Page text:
There’s two components of Darwinian fitness that are important. One is survivorship, and one is reproduction. The way you get genes across to the next generation is by making offspring. You need to survive to reproduce. Roadkill doesn’t mate. So you have natural selection and sexual selection favoring different sets of traits. Sometimes these selection forces are in opposition. But as long as there is a genetic component to traits that make some animals reproduce more, you’re going to get changes in these traits across generations. As with traits for survival, when sexual beauty has a genetic basis, it is passed down from generation to generation as males evolve more seductive ornaments.
Have you identified a genetic basis to beauty or aesthetic preference?
Yes, absolutely, there is a genetic, neural basis for this taste for the beautiful. In the túngara frog, I can take a pin and show you right in the frog’s brain where this arises.
You say animals, including us, have a preference for similar aesthetic qualities. You also say beauty is in the brain of the beholder. How do you square those two statements?
Well, there are idiosyncrasies, for sure, with females. With bowerbirds, females are attracted by all of the ornaments the male displays around the bower. What scientists have shown is that younger females seem to be more swayed by the decorations of the bower than they are by the males themselves. And older females are more impressed by the display of the male than the decorations of the bower. Scientists have shown, in swordtail fishes, that the preference for the male’s sword seems to change with the age of the female, or the size of the female.
What are we to take away from these preferences?
That these things can change with experience. What scientists think happens with bowerbirds, for instance, is when the male is displaying to the female, it’s an aggressive display, and the younger females seem to be scared off by it. Whereas the older females that have seen this display, mating season after mating season, learn that it’s not an aggressive display.
In A Taste for the Beautiful, you refer to a country song by Mickey Gilley, “Don’t the Girls All Get Prettier at Closing Time,” to amplify that point. What is closing time in the perspective of evolutionary biology?
The point is that preferences can be fickle, they’re not fixed, there’s variation. Not only among individuals, but within individuals, and one of the things that makes these preferences fickle, that causes them to change, is this closing-time phenomenon. In many cases, animals will have a taste for the beautiful, but if there’s nothing there matching that taste for the beautiful very well, they’re willing to change their criteria to lower their threshold, or like in this Mickey Gilley song, to go home with a one instead of a 10.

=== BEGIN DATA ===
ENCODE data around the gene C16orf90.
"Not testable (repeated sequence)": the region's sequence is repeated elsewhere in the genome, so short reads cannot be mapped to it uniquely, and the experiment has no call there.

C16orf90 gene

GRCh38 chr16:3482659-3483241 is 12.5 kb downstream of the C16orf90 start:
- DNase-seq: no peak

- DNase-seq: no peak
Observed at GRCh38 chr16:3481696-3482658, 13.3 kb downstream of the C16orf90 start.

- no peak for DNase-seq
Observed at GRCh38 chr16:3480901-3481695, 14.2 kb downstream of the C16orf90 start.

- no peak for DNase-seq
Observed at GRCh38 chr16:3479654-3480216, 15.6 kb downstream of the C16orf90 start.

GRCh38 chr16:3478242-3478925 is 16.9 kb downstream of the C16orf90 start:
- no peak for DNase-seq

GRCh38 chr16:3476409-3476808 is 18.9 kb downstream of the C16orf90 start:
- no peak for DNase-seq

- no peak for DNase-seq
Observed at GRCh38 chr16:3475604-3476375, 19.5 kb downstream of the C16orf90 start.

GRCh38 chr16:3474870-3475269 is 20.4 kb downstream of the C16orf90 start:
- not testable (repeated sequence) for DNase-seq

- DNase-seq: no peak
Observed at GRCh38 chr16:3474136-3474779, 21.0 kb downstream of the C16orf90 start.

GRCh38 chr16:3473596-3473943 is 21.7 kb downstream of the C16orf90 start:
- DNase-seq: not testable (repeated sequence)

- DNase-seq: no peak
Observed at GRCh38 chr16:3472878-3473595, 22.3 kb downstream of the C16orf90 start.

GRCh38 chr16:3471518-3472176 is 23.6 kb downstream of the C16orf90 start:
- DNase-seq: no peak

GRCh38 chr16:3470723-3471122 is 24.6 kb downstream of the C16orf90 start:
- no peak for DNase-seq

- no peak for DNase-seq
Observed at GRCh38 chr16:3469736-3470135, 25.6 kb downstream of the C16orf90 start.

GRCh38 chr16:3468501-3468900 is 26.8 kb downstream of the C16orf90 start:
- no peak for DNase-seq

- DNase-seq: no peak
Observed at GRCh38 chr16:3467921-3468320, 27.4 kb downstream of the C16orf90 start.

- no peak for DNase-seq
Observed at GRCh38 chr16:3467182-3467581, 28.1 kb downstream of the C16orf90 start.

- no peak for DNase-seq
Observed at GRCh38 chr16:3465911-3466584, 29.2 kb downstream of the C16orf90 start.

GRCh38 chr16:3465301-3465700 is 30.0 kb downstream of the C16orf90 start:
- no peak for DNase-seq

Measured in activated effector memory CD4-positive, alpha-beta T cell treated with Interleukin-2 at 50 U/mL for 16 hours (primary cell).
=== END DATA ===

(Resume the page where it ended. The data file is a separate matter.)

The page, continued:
So does the evolutionary biologist conclude that fickleness is natural?
Yes, for sure, it varies with the hormonal state.
What has studying the túngara frog and its mating habits for 40 years taught you about humans?
It’s taught me it’s hard to know why women prefer certain traits in males. The brain is our most important sex organ, but it has lots of other things on its mind. So it leads you to wonder how the life experiences of women, with things that have nothing to do with sexual beauty, influence what they find as attractive? This isn’t surprising. I’m an academic, so the kinds of folks that I run into in my job have respect for creativity, intelligence, and being articulate. Things that would make a male attractive in this social scenario probably might not add to a male’s attractiveness in other kinds of scenarios.
Is it dangerous, then, to leap from animals to humans in talking about sexual selection?
I think it’s difficult to make that leap if you’re looking for biology to give you a description of exactly what we would deem attractive. But I do think evolutionary studies of animals translate well to some general patterns. Females are influenced by the resources that males have available, whereas males seem to be much more attentive to a female’s physical characteristics, including their age. This is one of the explanations for why, on average, with tons of exceptions, men tend to be a little bit older than the women that they marry. Males have had time to demonstrate their ability to garner resources.
You write that humans, with our candles and music, poems and flowers, share elaborate courtship rituals with animals, like bowerbirds. Ever thought about how our rituals have changed in the social media age, when we can fake sexual traits?
I have thought about it, and it’s really interesting. When people describe themselves online, they are not telling the truth in a lot of cases. So they’re describing themselves in a way that they think others will find attractive. It’s like a peacock being able to will what its tail looks like, or a canary being able to will what its song sounds like, and then asking how close did they get to what the females really want. I haven’t done any studies like that, but it would be really interesting to get to those online data, and ask those kinds of questions.
Does it undermine the theory of sexual selection that humans have such a wide variety of aesthetic and personal preferences?
I don’t think it undermines sexual selection. We too have two different sexes, with different gamete numbers. That puts us in a situation where biology facilitates all kinds of cultural selection, cultural differences. So the way I think of it is: Biology forms the basis of how humans behave, the basics in terms of mate choice. But culture plays a much stronger role in shaping how we choose, how we act, and how we adorn ourselves.
What would you be if you weren’t a scientist?
I went to college to become a high school biology teacher. I had a little taste of that and I loved it. I’m sure that’s what I would’ve done had I not become a scientist.